Credit unions and traditional banks respond differently to bankruptcy filings by their members. After filing for bankruptcy, you can generally continue to do business with a conventional bank (such as opening new accounts and eventually filing for loans) but if you have debt with a credit union that is discharged under Chapter 7 or Chapter 13, they have the freedom to discontinue business with you entirely. If you’re considering filing for bankruptcy, and your checking account, car note, mortgage payment, and/or credit cards are held with a credit union, these are your bankruptcy options:
Keep Your Mortgage and Credit Card Debt
By keeping your mortgage and your credit card or personal loan, you can continue to bank with your credit union. While your other debts will be discharged, clear, honest communication with your credit union about a filing in process will allow you to continue banking without interruption–of course, this means that the debt you have with your credit union will not be discharged through bankruptcy. If you choose this option, you will need to settle on a reaffirmation agreement for your credit card and personal loan balance (and possibly your mortgage). Reaffirmation gives your creditor (in this case your credit union) the right to go after you if you fail to make payments after the bankruptcy.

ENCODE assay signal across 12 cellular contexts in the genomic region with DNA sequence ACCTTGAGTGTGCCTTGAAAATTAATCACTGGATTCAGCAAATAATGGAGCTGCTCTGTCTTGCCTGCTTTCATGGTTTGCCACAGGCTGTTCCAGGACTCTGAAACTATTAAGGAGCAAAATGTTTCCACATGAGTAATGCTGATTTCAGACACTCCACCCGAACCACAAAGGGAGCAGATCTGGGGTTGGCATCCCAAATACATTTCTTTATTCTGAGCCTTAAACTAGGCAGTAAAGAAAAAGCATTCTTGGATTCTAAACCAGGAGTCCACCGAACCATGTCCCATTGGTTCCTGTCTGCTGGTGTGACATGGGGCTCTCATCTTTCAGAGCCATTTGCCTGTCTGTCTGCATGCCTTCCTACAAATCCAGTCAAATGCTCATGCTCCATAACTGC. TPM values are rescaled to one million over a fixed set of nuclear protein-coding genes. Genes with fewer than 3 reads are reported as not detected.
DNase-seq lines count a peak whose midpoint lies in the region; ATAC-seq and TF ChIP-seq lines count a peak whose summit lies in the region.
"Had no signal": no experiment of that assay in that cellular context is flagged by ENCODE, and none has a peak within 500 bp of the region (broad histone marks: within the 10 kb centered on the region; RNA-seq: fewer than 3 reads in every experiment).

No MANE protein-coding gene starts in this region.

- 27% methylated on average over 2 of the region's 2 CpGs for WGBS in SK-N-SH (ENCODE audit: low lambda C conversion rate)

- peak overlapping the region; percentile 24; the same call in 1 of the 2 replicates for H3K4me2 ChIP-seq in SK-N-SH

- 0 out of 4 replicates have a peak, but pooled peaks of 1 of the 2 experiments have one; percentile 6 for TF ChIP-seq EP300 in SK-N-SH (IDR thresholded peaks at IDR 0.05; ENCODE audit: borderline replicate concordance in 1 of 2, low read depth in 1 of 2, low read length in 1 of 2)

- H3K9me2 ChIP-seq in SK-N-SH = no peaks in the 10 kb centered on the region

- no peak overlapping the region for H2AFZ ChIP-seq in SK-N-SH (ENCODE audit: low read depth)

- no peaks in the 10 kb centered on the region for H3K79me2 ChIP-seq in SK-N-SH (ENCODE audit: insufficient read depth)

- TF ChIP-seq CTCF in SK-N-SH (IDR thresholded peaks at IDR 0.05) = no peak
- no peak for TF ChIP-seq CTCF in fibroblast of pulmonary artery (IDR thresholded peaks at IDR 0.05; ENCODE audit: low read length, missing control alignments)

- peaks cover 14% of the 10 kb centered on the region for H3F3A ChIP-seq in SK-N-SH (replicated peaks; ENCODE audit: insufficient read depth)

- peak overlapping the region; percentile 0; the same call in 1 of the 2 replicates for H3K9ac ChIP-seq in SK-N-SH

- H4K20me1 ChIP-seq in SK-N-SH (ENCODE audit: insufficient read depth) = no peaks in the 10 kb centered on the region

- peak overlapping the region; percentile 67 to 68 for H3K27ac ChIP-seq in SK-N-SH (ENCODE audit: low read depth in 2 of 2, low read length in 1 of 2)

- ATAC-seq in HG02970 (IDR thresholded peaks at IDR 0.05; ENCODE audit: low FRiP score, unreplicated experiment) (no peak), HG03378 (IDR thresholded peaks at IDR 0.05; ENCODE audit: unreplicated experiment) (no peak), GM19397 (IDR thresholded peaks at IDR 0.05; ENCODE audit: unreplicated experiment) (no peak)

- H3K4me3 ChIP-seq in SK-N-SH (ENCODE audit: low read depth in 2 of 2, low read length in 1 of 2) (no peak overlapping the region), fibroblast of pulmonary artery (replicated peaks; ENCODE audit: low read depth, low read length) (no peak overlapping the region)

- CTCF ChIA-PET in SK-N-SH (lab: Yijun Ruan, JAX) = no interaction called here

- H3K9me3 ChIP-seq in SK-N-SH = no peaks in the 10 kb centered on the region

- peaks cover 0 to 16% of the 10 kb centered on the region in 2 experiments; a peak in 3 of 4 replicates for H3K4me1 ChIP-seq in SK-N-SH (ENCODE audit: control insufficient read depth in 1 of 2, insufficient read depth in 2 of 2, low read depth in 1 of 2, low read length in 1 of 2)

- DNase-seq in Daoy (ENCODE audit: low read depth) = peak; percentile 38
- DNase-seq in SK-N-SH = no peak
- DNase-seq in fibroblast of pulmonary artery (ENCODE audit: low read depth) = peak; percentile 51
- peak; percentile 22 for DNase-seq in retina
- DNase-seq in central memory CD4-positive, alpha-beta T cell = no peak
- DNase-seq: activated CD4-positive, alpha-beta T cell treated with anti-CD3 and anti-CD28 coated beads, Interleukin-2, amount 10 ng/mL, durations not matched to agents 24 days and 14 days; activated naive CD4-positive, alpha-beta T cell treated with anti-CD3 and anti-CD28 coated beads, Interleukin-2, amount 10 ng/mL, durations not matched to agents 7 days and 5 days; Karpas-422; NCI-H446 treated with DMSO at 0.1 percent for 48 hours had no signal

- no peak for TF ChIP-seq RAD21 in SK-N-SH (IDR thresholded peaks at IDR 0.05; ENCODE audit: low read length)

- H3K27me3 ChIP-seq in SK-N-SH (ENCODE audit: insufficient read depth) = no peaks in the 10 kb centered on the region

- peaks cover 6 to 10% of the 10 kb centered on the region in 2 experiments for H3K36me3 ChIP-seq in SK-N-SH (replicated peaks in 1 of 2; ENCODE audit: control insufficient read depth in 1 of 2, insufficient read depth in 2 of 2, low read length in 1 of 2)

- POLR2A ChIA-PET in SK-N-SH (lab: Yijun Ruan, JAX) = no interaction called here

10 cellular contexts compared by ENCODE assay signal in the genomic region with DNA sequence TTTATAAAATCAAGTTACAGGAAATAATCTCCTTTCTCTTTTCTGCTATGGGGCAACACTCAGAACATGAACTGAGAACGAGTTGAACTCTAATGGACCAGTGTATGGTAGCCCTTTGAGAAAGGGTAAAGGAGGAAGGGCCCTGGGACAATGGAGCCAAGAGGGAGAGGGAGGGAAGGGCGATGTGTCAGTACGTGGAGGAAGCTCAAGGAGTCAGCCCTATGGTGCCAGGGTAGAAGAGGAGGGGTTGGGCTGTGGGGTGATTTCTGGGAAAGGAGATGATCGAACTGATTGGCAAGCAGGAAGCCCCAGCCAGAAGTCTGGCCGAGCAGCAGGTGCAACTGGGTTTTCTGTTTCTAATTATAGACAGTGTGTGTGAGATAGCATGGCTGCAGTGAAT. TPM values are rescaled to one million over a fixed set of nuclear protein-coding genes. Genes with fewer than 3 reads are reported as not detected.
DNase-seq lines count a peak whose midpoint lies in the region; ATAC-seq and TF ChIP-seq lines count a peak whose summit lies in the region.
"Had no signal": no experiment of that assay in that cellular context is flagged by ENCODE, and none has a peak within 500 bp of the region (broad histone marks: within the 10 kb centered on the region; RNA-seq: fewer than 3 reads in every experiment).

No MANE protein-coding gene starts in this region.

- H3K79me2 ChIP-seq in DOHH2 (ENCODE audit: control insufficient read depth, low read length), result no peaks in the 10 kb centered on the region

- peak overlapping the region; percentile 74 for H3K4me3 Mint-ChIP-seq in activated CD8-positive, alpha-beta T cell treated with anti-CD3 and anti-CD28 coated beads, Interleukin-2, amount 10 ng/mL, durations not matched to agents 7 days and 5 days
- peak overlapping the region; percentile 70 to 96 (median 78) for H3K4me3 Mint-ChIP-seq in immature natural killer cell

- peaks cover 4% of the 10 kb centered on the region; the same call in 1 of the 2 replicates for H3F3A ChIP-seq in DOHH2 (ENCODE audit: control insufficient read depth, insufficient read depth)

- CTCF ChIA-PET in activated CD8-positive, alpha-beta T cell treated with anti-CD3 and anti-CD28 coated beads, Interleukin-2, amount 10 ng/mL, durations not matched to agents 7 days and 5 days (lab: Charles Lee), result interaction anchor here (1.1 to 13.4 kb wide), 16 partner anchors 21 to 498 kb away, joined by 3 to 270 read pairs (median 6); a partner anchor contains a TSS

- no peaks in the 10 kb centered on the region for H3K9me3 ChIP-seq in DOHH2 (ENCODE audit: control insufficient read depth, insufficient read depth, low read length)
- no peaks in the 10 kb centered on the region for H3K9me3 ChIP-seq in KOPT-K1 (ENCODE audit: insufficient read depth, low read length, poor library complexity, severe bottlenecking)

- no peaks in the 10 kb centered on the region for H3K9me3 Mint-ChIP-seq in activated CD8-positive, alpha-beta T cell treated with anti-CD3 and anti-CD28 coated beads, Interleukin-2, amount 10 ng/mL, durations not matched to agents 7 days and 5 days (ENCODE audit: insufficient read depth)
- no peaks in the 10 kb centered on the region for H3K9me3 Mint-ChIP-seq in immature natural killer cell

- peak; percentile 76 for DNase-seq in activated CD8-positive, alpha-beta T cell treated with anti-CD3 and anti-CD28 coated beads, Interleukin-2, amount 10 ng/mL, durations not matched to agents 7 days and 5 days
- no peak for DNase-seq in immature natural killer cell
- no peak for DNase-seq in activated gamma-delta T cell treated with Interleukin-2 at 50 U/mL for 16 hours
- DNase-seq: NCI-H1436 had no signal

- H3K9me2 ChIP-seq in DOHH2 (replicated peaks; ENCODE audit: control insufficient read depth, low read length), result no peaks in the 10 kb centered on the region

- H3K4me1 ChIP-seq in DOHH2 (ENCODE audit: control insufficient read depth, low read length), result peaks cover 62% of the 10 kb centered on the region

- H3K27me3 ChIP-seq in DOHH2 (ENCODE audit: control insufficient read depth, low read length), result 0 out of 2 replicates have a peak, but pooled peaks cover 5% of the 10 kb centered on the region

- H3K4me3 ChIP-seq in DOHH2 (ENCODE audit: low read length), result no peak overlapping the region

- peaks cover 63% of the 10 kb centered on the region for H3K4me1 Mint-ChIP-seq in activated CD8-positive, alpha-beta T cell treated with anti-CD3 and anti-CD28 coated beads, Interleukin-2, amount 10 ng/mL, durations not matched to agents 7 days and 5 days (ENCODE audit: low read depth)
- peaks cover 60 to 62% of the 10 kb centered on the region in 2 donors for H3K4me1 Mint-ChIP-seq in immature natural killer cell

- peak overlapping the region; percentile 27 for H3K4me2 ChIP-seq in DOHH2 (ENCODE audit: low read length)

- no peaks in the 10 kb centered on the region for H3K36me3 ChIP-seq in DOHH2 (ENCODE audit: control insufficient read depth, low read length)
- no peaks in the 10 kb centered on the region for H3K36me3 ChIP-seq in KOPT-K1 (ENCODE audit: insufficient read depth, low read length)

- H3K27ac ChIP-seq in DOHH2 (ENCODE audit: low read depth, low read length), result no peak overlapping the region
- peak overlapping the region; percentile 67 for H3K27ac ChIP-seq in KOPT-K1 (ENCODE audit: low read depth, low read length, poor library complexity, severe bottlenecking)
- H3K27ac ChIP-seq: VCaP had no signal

Eliminate Credit Card Debt, but Keep Your Mortgage
If you exempt your mortgage from your bankruptcy filing, your credit union cannot foreclose on your home unless you fail to pay. Under this option, you will no longer be able to bank with your credit union–but you won’t lose your home. The credit union will not allow you to close your credit card and personal loan accounts completely if you still owe money, but you don’t want to place any new money in these accounts either. Once you stop paying, the credit union has the right to seize any funds.
Walk Away From All Your Debt
If you are completely overwhelmed by debt, the last option is to have all of your debts discharged. This can help you rebuild a better credit history in the long run, but in the short term, your credit union will be unwilling to do any future business with you. You will want to stop putting new money into these accounts before you file, as your credit union has the right to seize funds once you stop making payments.
Ultimately it’s important to make the choice that best suits your needs. Remember that losing relationships with one credit union does not mean that you are closing the door on all future financial opportunities.
If you would like an experienced bankruptcy attorney to help assess your individual situation, contact DeLuca & Associates at (702) 252-4673 to request a free consultation.